“Scott?”

I decide to give him my attention. I can tell that he’s had a long day. “Mhm?”

“The uh…” He gets this befuddled, almost concerned look on his face before he continues. “Don’t go playing with the cameras anymore, okay? I don’t know what you did to them last night but now they have a virus on them or something.”

I didn’t do anything with the cameras last night.

“Sure thing, John. You have a good night.” He gives me an arthritic wave and limps down the hall. I can hear the door clang shut when he leaves. It has a slight rasp as the weather strip on the bottom scrapes against the metal frame. Four o’clock, and I’m king of the castle until morning.

The most likely possibility here is that John accidentally changed something and didn’t realize it. Once, he set the cameras all to freeze frame, and it was hours into my shift before it dawned on me that I was watching pictures. I felt just a bit silly.

The majority of the shift passes uneventfully. I check the boiler rooms, where the heat washes over me heavy and smelling of oil. The ballrooms and the exhibit halls are clear, if a little bit ominous, and once or twice I can feel eyes on me just like every night. The offices are just as motionless as they should be when I check on them.

I end up back at the security desk, playing with the cameras. And this time, something catches my eye: where usually the ‘future data’ that has yet to be recorded is represented as a black stripe, now it’s white like the documented stuff trailing out the other side. Curious.

I am not good at following rules. I’d like to state that right now. When I see this glitch, my first instinct is to click it and see what might happen. Common sense speaks up just in time, though, and prevents me from doing anything too rash. And then I decide screw it, I want to know.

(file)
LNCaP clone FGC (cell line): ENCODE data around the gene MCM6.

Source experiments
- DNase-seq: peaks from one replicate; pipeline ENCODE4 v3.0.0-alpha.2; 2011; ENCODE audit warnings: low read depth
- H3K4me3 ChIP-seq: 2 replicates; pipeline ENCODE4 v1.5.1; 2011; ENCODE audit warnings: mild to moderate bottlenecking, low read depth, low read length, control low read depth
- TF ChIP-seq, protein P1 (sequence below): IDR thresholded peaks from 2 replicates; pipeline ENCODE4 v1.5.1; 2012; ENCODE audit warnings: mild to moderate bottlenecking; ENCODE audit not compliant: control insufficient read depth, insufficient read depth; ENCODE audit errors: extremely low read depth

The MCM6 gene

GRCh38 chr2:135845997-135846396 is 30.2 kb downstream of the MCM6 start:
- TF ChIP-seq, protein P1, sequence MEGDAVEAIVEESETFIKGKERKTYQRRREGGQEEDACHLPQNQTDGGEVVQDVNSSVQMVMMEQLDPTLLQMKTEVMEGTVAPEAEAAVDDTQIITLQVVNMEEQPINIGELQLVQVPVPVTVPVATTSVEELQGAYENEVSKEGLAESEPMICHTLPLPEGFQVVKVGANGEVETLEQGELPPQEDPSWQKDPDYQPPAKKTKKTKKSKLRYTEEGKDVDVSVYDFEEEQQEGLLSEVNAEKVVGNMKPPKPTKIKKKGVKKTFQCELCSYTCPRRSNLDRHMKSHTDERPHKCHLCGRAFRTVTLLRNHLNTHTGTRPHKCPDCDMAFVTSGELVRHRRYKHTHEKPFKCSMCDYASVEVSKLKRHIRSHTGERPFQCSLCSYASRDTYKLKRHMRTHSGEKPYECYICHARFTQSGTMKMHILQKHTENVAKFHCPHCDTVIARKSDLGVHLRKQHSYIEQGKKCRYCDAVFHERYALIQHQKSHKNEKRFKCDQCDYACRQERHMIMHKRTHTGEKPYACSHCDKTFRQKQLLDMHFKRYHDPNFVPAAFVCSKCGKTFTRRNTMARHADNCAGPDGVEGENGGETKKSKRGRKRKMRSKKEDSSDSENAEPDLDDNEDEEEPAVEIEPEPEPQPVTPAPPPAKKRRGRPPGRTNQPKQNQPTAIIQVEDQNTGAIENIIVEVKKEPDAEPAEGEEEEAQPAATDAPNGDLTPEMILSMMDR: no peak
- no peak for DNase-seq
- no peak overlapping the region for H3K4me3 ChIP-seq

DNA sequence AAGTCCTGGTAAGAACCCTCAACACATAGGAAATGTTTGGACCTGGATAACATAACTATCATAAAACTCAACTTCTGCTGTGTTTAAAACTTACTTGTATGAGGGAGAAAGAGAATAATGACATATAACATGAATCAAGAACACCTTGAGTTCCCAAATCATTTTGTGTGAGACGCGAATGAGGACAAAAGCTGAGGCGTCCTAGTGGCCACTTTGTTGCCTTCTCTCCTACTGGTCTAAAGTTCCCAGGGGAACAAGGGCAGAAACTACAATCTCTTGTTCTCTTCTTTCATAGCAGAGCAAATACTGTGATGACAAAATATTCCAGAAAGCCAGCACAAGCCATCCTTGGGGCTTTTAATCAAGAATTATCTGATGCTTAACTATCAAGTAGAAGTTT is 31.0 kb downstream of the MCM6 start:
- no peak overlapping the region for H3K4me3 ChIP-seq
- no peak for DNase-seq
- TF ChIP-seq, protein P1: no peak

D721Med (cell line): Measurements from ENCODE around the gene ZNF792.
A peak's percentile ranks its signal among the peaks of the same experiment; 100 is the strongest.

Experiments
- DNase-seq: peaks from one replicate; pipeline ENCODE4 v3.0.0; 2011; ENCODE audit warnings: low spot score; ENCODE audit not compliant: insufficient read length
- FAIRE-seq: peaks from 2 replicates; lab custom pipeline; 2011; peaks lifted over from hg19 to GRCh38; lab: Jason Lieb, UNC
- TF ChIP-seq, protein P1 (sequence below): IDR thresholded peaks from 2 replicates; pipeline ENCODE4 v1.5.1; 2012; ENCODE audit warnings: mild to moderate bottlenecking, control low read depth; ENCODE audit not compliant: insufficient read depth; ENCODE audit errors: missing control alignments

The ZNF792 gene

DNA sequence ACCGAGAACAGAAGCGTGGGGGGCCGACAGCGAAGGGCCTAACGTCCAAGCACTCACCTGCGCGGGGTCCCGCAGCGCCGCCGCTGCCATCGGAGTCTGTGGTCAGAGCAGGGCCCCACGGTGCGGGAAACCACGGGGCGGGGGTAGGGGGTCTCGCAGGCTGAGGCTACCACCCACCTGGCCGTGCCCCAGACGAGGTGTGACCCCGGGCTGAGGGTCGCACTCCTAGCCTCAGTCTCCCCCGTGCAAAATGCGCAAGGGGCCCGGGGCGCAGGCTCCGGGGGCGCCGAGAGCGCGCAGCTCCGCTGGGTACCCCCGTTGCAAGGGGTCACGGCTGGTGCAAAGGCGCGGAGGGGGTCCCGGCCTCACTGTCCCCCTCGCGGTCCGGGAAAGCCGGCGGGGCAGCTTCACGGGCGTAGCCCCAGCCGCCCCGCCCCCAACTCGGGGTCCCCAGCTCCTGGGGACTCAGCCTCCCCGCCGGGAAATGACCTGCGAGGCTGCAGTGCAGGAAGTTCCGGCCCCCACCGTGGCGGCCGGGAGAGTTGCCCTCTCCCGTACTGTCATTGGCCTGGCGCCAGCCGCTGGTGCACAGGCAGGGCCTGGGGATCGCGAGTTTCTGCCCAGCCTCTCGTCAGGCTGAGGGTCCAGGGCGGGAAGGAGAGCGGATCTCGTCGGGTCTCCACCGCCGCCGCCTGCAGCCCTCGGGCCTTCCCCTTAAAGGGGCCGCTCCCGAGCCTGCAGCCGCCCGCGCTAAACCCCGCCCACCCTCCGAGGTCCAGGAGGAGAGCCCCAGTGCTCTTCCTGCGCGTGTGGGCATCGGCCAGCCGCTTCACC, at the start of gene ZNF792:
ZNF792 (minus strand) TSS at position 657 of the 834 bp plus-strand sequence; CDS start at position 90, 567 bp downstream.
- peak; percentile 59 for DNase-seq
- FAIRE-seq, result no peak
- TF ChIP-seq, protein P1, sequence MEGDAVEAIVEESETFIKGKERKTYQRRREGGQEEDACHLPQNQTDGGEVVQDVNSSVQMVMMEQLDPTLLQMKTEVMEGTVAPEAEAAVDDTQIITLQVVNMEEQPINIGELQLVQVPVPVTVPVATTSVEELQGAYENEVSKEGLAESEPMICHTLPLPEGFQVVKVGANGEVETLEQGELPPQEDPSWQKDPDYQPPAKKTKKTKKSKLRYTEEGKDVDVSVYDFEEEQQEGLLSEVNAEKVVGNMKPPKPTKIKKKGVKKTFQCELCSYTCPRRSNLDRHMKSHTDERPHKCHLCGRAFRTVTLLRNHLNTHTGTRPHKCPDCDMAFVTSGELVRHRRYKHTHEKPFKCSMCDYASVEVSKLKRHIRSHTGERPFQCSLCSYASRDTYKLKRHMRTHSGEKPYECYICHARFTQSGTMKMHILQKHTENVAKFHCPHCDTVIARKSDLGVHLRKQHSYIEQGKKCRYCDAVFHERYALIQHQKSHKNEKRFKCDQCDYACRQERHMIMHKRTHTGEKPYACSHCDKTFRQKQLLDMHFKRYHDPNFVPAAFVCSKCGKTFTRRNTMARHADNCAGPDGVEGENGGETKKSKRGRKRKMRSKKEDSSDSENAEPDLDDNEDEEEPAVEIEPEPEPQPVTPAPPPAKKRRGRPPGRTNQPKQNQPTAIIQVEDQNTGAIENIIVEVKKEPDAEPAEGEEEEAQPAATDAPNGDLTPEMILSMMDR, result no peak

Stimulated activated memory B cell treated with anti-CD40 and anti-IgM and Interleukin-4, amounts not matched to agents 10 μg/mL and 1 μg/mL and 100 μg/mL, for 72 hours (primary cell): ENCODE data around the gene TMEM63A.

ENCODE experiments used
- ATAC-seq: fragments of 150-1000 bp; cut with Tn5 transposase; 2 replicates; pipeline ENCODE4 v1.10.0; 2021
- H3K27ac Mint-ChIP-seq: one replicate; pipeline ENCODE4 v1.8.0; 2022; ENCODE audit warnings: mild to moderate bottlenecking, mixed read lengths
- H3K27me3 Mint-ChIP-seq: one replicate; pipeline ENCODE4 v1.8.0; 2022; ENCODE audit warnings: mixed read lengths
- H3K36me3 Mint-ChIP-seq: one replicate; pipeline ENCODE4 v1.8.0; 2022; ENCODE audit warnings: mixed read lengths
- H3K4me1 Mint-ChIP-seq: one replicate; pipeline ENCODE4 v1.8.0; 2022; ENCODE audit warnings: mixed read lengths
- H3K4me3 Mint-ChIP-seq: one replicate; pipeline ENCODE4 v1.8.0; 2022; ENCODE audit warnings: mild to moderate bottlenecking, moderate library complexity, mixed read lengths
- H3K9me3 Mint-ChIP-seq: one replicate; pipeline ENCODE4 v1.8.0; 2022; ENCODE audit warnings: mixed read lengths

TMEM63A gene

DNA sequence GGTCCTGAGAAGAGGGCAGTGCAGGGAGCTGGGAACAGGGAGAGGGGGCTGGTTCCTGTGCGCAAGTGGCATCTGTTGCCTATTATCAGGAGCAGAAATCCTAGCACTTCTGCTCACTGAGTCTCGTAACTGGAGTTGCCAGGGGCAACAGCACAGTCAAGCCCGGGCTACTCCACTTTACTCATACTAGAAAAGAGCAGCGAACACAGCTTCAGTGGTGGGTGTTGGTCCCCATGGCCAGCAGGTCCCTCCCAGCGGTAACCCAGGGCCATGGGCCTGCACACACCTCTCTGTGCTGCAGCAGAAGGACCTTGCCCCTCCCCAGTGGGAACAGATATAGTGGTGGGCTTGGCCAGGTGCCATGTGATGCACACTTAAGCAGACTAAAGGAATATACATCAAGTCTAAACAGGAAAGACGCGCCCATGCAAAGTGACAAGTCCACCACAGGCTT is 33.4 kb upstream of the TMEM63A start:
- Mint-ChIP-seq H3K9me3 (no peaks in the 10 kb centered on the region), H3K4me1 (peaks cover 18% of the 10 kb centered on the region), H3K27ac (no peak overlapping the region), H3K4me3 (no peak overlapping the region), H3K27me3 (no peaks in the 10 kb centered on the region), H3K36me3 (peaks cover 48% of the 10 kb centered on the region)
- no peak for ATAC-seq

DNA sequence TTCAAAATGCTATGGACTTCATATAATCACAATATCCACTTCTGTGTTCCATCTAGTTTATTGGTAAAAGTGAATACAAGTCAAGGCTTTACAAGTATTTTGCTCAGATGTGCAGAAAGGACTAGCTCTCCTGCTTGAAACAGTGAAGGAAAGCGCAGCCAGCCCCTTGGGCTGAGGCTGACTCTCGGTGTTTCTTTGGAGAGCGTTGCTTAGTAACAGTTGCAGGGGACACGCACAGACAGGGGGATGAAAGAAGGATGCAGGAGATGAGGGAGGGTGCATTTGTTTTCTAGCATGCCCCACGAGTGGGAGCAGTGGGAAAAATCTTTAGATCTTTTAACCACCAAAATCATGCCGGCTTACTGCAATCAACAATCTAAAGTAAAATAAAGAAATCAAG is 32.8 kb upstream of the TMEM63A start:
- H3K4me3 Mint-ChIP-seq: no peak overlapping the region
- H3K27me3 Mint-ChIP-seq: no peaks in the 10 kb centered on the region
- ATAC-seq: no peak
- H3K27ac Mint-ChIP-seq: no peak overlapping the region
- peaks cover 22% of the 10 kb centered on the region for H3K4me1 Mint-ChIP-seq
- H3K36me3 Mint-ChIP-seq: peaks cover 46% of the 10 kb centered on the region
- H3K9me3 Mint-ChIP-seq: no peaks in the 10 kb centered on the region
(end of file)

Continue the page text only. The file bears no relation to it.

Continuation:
I click on data fifty seconds ahead.

The computer chugs angrily, slowly, like a ship cracking through ice. As I’m about to give it a hard shutdown-the screens change. one at a time. I watch myself walk out of the office, wave at the camera pointing at the office door and window, step back inside. as the file continues to play, a series of rats skitter in front of my form. And when I get up to go wave at the camera-nothing like a little wish fulfilment-who else would come bounding along than a furry little set of plague-carriers? That’s… Different. I watch the rodents scamper off down the hall and make a mental note to call the exterminator again.

So now I’m back at the desk.

I don’t know exactly what to do from here. I got curious and clicked ahead by a full fifteen minutes, and the camera pointing towards the office is a little different now. The door, a flimsy office-issue thing, Is broken off of the hinges. The window is shattered out. There is a spreading pool of blood from just outside the shot.

Back here in the current time, I’m frozen. I can’t stop staring at the screen.There is a knock on the door.